The Association of Seafood Producers (ASP), the province’s industry trade association representing seafood producers, says recent reports about millions of pound of unprocessed fish exports are really misleading and ultimately undermine the competitiveness of the industry, including pending tariff reductions in Europe.
Recent news reports suggest the province has allowed the export of almost 5 million pounds of unprocessed fish, through exemptions to minimum processing regulations (MPRs) in the province that allow fish to then be exported unprocessed, the ASP said in a press release.
“It’s really misleading to say millions of pounds, without all the facts out there. The reality is five million pounds of unprocessed fish is less than one per cent of total landings in the province,” says ASP Executive Director Derek Butler.
“It’s not the scandal some suggest, but I guess it’s a good headline,” says Butler.
Butler says the added irritation is exemptions were supported by FFAW in the past, and granted by government, but are opposed by the FFAW when producers request them.
Butler says that MPRs are really ineffectual or blunt policy instruments, designed to force a certain amount of work content into the production stage of the fishery. He says the province should allow fish to be sold to market specifications, or just as the market asks.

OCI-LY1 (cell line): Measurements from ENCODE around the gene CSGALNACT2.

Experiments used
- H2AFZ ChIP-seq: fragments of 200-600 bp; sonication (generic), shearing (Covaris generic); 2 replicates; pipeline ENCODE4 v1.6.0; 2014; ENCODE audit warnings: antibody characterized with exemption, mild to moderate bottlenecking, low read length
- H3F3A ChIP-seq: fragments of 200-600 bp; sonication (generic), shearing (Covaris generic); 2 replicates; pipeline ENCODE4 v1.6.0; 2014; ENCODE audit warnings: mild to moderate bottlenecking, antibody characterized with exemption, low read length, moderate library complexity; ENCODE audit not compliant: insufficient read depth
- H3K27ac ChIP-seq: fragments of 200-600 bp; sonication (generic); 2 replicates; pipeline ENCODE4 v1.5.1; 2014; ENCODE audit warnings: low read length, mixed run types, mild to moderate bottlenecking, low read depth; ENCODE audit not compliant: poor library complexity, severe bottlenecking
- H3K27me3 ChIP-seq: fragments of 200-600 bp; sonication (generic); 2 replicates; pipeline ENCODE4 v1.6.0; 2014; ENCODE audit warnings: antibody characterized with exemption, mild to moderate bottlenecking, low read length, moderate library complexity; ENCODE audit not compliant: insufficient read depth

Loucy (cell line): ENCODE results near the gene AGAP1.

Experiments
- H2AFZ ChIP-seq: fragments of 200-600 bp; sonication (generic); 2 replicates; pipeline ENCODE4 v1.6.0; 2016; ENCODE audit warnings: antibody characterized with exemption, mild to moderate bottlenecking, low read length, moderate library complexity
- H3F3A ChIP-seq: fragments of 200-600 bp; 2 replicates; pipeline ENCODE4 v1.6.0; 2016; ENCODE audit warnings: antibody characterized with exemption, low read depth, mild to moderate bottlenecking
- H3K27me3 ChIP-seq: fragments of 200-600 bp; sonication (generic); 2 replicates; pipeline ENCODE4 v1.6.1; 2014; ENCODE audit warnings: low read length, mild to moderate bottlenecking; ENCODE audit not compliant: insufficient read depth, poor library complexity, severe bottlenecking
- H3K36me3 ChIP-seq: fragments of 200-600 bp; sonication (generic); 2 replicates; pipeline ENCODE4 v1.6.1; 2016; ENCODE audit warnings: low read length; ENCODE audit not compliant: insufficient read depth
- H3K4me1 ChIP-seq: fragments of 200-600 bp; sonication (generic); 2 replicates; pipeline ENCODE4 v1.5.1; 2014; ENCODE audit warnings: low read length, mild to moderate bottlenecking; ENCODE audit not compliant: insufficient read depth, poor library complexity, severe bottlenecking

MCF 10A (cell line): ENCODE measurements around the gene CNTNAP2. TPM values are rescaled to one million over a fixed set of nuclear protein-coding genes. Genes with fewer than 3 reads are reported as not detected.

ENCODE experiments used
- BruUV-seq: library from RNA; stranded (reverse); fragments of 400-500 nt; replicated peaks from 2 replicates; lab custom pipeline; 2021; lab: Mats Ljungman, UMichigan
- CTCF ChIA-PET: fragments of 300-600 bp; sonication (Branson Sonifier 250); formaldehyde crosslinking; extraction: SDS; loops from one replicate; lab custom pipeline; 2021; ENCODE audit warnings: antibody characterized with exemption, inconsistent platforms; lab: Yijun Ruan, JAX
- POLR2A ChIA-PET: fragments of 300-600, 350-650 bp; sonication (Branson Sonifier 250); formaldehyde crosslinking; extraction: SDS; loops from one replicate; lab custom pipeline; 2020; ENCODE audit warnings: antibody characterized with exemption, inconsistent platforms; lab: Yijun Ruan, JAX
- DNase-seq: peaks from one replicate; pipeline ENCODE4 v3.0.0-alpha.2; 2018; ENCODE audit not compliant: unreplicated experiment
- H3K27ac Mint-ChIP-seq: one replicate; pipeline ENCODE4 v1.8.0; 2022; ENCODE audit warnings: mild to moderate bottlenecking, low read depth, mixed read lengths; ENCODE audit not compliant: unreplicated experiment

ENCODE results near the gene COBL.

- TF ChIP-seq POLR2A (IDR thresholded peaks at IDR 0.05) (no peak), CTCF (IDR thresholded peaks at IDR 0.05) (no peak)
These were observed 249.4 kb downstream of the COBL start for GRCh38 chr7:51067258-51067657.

“If the market wants live lobster, we give them live lobster. Well, that should apply to all our fish, whether live, whole, or processed like cooked and peeled shrimp. This is high quality food products, and we should deliver what the market asks for,” says Butler.
MPRs were an issue in the recent negotiations around CETA, the free trade deal negotiated between Canada and the European Union.
“In that case, the province recognized MPRs were holding us back in the negotiations, holding us back from tariff reductions, and were really inconsequential in terms of work impacts and the like,” says Butler. “The FFAW and ASP agreed with that assessment.”
“Talk now of leaving MPRs in place or raising the political stakes around their removal compromises our position in the market, and risks leaving high tariffs in place, making us less competitive, not more,” says Butler. “We should be moving the industry forward, not holding it back.”